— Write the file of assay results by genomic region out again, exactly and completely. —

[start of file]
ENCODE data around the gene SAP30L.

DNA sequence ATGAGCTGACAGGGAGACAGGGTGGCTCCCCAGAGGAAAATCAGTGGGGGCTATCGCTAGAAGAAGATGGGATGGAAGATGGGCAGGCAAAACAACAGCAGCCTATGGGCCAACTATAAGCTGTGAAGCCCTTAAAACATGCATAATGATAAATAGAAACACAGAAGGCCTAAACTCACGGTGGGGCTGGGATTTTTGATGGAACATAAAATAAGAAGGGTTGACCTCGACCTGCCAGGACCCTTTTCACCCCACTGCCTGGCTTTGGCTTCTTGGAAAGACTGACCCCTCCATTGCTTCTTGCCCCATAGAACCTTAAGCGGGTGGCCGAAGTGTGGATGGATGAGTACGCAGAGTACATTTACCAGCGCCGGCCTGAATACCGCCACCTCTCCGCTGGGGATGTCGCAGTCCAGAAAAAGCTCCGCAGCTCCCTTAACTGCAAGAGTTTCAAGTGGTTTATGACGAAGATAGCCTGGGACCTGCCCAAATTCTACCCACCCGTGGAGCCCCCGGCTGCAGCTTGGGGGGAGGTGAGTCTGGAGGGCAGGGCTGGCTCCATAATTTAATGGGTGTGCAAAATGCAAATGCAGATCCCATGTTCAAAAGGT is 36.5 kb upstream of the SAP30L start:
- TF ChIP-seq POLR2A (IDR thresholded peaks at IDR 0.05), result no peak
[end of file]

ENCODE data around the gene SAP30L.

DNA sequence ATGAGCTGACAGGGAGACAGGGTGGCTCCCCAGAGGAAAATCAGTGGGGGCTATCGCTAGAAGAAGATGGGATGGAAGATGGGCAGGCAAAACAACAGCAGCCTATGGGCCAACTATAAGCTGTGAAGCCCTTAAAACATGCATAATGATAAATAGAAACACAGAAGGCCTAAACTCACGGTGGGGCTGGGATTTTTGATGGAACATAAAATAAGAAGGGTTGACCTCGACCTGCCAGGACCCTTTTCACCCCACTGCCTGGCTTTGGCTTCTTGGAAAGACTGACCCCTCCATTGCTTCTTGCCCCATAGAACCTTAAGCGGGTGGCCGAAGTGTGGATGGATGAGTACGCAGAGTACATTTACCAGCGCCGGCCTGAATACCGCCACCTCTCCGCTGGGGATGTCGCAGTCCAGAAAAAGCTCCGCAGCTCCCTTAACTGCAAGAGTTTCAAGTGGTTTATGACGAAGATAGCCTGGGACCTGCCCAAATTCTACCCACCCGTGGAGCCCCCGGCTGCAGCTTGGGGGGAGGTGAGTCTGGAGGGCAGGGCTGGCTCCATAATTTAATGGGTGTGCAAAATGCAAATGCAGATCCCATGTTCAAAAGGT is 36.5 kb upstream of the SAP30L start:
- TF ChIP-seq POLR2A (IDR thresholded peaks at IDR 0.05), result no peak